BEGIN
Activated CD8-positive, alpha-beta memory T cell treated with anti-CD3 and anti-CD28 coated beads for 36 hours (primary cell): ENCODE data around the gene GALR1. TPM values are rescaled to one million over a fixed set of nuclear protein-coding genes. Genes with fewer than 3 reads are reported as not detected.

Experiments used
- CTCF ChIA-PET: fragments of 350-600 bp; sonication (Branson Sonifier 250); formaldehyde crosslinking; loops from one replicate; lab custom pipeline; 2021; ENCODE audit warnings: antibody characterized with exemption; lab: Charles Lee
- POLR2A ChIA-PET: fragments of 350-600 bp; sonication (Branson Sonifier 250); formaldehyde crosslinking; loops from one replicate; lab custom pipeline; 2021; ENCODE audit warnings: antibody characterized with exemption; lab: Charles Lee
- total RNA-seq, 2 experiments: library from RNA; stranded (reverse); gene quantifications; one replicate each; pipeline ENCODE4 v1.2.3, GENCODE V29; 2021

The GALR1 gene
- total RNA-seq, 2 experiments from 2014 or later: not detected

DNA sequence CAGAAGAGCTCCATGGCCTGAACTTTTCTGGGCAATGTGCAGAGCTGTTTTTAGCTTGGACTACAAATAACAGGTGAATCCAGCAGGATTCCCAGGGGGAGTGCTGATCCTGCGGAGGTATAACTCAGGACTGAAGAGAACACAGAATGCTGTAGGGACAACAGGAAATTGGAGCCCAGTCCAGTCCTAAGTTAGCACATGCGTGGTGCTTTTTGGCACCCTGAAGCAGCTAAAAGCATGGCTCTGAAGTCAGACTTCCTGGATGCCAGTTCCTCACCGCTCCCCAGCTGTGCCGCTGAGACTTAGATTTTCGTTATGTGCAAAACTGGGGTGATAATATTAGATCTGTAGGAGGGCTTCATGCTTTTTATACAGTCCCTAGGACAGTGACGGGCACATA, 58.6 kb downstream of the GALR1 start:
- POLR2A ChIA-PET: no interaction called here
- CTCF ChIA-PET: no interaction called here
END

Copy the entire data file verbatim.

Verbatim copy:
Activated CD8-positive, alpha-beta memory T cell treated with anti-CD3 and anti-CD28 coated beads for 36 hours (primary cell): ENCODE data around the gene GALR1. TPM values are rescaled to one million over a fixed set of nuclear protein-coding genes. Genes with fewer than 3 reads are reported as not detected.

Experiments used
- CTCF ChIA-PET: fragments of 350-600 bp; sonication (Branson Sonifier 250); formaldehyde crosslinking; loops from one replicate; lab custom pipeline; 2021; ENCODE audit warnings: antibody characterized with exemption; lab: Charles Lee
- POLR2A ChIA-PET: fragments of 350-600 bp; sonication (Branson Sonifier 250); formaldehyde crosslinking; loops from one replicate; lab custom pipeline; 2021; ENCODE audit warnings: antibody characterized with exemption; lab: Charles Lee
- total RNA-seq, 2 experiments: library from RNA; stranded (reverse); gene quantifications; one replicate each; pipeline ENCODE4 v1.2.3, GENCODE V29; 2021

The GALR1 gene
- total RNA-seq, 2 experiments from 2014 or later: not detected

DNA sequence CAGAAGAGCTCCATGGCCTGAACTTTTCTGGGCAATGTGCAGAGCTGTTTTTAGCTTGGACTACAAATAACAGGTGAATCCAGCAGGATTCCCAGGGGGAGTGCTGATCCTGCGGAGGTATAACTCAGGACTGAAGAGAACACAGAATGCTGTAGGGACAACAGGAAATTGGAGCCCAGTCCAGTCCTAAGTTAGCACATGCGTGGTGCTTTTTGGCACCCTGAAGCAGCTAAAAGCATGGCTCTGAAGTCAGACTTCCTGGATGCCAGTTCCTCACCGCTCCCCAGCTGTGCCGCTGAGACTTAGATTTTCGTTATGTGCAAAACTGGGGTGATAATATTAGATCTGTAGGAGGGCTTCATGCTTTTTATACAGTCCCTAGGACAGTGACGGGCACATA, 58.6 kb downstream of the GALR1 start:
- POLR2A ChIA-PET: no interaction called here
- CTCF ChIA-PET: no interaction called here